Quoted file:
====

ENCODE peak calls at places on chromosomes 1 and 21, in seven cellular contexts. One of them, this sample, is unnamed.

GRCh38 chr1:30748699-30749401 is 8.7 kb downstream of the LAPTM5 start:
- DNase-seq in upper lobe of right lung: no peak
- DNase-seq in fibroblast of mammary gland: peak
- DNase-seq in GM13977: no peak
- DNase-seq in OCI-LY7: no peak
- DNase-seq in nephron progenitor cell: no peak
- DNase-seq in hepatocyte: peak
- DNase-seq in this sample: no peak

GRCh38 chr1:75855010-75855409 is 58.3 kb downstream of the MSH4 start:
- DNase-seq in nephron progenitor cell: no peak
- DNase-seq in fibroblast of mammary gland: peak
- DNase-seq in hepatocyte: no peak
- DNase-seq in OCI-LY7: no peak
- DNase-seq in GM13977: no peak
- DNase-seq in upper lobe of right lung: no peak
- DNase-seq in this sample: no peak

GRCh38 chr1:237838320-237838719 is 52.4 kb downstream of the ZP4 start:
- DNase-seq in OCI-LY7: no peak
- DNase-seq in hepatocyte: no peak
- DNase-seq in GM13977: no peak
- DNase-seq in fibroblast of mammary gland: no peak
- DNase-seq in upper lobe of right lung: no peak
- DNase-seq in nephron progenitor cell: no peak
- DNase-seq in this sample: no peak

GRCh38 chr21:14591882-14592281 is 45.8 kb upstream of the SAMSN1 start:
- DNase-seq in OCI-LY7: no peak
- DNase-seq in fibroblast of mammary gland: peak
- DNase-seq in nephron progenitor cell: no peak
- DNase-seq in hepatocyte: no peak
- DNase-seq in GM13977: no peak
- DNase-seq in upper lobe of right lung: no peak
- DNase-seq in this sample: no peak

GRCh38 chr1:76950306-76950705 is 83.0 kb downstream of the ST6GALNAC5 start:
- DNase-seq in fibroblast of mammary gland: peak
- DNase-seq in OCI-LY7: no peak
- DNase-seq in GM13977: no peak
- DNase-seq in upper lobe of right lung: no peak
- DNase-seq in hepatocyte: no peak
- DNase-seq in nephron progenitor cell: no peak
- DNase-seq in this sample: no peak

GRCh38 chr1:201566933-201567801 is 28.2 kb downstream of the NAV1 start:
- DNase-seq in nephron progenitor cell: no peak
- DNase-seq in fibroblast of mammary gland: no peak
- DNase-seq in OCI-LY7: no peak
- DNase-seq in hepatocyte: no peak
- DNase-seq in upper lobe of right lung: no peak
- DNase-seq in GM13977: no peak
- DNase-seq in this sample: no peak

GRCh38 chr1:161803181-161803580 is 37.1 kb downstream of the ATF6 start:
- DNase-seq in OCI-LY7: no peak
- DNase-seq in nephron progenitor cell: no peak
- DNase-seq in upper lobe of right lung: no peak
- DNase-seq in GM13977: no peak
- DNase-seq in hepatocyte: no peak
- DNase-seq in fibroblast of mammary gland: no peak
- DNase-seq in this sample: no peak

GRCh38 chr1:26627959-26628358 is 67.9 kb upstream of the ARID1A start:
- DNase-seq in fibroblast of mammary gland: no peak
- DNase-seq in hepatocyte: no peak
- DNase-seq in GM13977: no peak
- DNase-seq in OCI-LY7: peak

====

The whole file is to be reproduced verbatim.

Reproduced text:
ENCODE peak calls at places on chromosomes 1 and 21, in seven cellular contexts. One of them, this sample, is unnamed.

GRCh38 chr1:30748699-30749401 is 8.7 kb downstream of the LAPTM5 start:
- DNase-seq in upper lobe of right lung: no peak
- DNase-seq in fibroblast of mammary gland: peak
- DNase-seq in GM13977: no peak
- DNase-seq in OCI-LY7: no peak
- DNase-seq in nephron progenitor cell: no peak
- DNase-seq in hepatocyte: peak
- DNase-seq in this sample: no peak

GRCh38 chr1:75855010-75855409 is 58.3 kb downstream of the MSH4 start:
- DNase-seq in nephron progenitor cell: no peak
- DNase-seq in fibroblast of mammary gland: peak
- DNase-seq in hepatocyte: no peak
- DNase-seq in OCI-LY7: no peak
- DNase-seq in GM13977: no peak
- DNase-seq in upper lobe of right lung: no peak
- DNase-seq in this sample: no peak

GRCh38 chr1:237838320-237838719 is 52.4 kb downstream of the ZP4 start:
- DNase-seq in OCI-LY7: no peak
- DNase-seq in hepatocyte: no peak
- DNase-seq in GM13977: no peak
- DNase-seq in fibroblast of mammary gland: no peak
- DNase-seq in upper lobe of right lung: no peak
- DNase-seq in nephron progenitor cell: no peak
- DNase-seq in this sample: no peak

GRCh38 chr21:14591882-14592281 is 45.8 kb upstream of the SAMSN1 start:
- DNase-seq in OCI-LY7: no peak
- DNase-seq in fibroblast of mammary gland: peak
- DNase-seq in nephron progenitor cell: no peak
- DNase-seq in hepatocyte: no peak
- DNase-seq in GM13977: no peak
- DNase-seq in upper lobe of right lung: no peak
- DNase-seq in this sample: no peak

GRCh38 chr1:76950306-76950705 is 83.0 kb downstream of the ST6GALNAC5 start:
- DNase-seq in fibroblast of mammary gland: peak
- DNase-seq in OCI-LY7: no peak
- DNase-seq in GM13977: no peak
- DNase-seq in upper lobe of right lung: no peak
- DNase-seq in hepatocyte: no peak
- DNase-seq in nephron progenitor cell: no peak
- DNase-seq in this sample: no peak

GRCh38 chr1:201566933-201567801 is 28.2 kb downstream of the NAV1 start:
- DNase-seq in nephron progenitor cell: no peak
- DNase-seq in fibroblast of mammary gland: no peak
- DNase-seq in OCI-LY7: no peak
- DNase-seq in hepatocyte: no peak
- DNase-seq in upper lobe of right lung: no peak
- DNase-seq in GM13977: no peak
- DNase-seq in this sample: no peak

GRCh38 chr1:161803181-161803580 is 37.1 kb downstream of the ATF6 start:
- DNase-seq in OCI-LY7: no peak
- DNase-seq in nephron progenitor cell: no peak
- DNase-seq in upper lobe of right lung: no peak
- DNase-seq in GM13977: no peak
- DNase-seq in hepatocyte: no peak
- DNase-seq in fibroblast of mammary gland: no peak
- DNase-seq in this sample: no peak

GRCh38 chr1:26627959-26628358 is 67.9 kb upstream of the ARID1A start:
- DNase-seq in fibroblast of mammary gland: no peak
- DNase-seq in hepatocyte: no peak
- DNase-seq in GM13977: no peak
- DNase-seq in OCI-LY7: peak